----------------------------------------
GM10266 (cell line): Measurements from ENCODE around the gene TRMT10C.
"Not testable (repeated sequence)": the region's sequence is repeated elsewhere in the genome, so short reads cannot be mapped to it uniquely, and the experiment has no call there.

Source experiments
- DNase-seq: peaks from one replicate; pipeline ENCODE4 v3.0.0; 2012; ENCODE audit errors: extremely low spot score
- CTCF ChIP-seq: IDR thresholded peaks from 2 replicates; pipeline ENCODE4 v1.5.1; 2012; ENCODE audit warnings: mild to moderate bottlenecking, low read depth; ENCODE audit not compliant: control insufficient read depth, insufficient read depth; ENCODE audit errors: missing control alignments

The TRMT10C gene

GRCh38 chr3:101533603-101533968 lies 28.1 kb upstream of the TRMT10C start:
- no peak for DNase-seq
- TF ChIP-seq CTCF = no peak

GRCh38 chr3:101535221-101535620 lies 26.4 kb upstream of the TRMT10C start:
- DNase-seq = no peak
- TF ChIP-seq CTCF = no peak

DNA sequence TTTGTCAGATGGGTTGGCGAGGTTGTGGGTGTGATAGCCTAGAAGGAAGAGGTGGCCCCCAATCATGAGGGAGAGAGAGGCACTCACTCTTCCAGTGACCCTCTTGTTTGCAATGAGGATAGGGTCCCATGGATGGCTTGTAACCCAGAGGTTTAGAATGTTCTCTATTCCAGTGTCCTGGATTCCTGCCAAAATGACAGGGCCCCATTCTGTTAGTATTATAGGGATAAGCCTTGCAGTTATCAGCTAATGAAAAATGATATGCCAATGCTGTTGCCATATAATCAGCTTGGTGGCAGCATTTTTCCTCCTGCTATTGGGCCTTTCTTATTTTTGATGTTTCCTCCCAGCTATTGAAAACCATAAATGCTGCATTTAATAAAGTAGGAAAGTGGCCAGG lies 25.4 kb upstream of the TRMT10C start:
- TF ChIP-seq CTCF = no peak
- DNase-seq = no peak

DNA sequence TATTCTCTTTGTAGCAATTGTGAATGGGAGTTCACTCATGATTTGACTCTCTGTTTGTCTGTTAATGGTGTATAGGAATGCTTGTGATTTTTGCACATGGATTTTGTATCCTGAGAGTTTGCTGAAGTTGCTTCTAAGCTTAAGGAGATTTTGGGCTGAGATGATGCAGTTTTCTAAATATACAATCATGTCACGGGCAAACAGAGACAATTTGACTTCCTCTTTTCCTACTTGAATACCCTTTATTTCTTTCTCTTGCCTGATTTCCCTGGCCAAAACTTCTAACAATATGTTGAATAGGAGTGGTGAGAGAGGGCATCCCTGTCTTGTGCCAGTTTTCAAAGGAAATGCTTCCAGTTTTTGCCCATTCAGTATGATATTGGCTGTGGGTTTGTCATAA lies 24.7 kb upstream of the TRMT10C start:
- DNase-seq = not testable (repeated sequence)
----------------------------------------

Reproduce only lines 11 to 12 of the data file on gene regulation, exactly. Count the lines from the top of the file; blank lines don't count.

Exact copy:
- DNase-seq = no peak
- TF ChIP-seq CTCF = no peak